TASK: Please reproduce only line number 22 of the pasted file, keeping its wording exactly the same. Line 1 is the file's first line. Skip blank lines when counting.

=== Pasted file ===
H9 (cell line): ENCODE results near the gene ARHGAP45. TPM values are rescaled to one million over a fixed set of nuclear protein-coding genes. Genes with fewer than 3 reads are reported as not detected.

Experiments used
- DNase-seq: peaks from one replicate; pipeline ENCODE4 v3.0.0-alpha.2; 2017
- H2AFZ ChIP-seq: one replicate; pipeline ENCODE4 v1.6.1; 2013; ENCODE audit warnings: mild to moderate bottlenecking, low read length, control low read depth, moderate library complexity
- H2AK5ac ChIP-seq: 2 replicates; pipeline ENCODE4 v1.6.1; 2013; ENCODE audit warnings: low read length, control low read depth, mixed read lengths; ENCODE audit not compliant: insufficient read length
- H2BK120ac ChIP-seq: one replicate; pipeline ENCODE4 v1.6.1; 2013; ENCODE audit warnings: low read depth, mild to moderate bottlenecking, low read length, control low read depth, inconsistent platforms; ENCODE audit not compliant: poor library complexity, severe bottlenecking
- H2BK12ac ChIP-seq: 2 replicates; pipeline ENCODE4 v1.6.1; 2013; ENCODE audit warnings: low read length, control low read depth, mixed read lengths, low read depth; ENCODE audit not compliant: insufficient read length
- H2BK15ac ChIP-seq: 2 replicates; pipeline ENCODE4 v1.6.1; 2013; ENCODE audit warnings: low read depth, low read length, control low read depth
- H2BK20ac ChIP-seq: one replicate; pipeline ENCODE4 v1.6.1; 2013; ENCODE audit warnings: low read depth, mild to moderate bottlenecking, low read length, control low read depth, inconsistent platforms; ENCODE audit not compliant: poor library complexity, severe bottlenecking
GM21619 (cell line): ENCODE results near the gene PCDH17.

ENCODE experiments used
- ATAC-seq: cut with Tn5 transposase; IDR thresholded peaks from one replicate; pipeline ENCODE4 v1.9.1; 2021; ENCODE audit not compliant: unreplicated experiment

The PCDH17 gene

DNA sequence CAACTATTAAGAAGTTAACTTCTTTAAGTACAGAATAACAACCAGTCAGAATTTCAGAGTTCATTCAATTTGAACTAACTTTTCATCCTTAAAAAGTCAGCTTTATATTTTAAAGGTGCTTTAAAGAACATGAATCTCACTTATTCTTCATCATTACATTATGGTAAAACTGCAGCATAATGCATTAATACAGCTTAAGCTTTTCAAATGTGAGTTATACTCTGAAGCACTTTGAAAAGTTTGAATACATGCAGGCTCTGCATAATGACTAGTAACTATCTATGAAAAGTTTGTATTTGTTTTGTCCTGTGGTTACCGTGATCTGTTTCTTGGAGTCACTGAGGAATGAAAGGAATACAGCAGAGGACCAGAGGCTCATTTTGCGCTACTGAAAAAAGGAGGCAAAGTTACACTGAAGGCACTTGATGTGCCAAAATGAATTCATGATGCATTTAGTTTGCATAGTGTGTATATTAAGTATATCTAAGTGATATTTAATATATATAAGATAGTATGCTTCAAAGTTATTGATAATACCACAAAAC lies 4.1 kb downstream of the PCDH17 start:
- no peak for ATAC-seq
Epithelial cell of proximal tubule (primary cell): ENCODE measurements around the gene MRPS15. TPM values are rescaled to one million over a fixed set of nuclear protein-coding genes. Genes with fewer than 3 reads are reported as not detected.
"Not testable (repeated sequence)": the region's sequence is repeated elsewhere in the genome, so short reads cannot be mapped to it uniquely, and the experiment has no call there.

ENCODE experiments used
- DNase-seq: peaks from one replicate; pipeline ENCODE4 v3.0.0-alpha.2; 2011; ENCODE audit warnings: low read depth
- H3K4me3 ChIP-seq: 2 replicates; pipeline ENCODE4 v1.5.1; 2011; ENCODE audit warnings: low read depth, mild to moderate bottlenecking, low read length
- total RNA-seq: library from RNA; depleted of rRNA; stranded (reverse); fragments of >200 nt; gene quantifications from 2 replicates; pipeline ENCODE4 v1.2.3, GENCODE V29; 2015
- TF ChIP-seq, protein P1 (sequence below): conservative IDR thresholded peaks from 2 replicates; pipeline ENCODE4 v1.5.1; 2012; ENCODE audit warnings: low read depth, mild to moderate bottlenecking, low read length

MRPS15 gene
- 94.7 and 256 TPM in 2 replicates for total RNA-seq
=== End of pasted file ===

- TF ChIP-seq, protein P1 (sequence below): conservative IDR thresholded peaks from 2 replicates; pipeline ENCODE4 v1.5.1; 2012; ENCODE audit warnings: low read depth, mild to moderate bottlenecking, low read length